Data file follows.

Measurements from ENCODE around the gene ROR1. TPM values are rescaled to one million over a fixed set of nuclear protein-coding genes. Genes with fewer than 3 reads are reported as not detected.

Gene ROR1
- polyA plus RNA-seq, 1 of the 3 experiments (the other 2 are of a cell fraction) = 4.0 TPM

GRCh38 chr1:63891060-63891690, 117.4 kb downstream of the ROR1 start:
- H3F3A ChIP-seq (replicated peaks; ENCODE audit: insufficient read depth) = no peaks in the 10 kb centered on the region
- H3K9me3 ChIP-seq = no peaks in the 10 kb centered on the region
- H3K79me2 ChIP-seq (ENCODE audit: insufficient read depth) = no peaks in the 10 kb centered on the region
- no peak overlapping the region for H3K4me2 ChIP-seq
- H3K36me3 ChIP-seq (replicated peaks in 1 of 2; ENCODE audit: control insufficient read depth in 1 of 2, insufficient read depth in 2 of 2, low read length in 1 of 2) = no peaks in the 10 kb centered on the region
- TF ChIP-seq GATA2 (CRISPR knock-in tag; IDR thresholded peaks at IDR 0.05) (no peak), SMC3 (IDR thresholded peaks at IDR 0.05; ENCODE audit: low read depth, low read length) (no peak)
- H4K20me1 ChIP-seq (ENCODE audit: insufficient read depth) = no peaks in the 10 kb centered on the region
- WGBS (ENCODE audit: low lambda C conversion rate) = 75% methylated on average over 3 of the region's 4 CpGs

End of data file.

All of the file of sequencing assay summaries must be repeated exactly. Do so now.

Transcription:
Measurements from ENCODE around the gene ROR1. TPM values are rescaled to one million over a fixed set of nuclear protein-coding genes. Genes with fewer than 3 reads are reported as not detected.

Gene ROR1
- polyA plus RNA-seq, 1 of the 3 experiments (the other 2 are of a cell fraction) = 4.0 TPM

GRCh38 chr1:63891060-63891690, 117.4 kb downstream of the ROR1 start:
- H3F3A ChIP-seq (replicated peaks; ENCODE audit: insufficient read depth) = no peaks in the 10 kb centered on the region
- H3K9me3 ChIP-seq = no peaks in the 10 kb centered on the region
- H3K79me2 ChIP-seq (ENCODE audit: insufficient read depth) = no peaks in the 10 kb centered on the region
- no peak overlapping the region for H3K4me2 ChIP-seq
- H3K36me3 ChIP-seq (replicated peaks in 1 of 2; ENCODE audit: control insufficient read depth in 1 of 2, insufficient read depth in 2 of 2, low read length in 1 of 2) = no peaks in the 10 kb centered on the region
- TF ChIP-seq GATA2 (CRISPR knock-in tag; IDR thresholded peaks at IDR 0.05) (no peak), SMC3 (IDR thresholded peaks at IDR 0.05; ENCODE audit: low read depth, low read length) (no peak)
- H4K20me1 ChIP-seq (ENCODE audit: insufficient read depth) = no peaks in the 10 kb centered on the region
- WGBS (ENCODE audit: low lambda C conversion rate) = 75% methylated on average over 3 of the region's 4 CpGs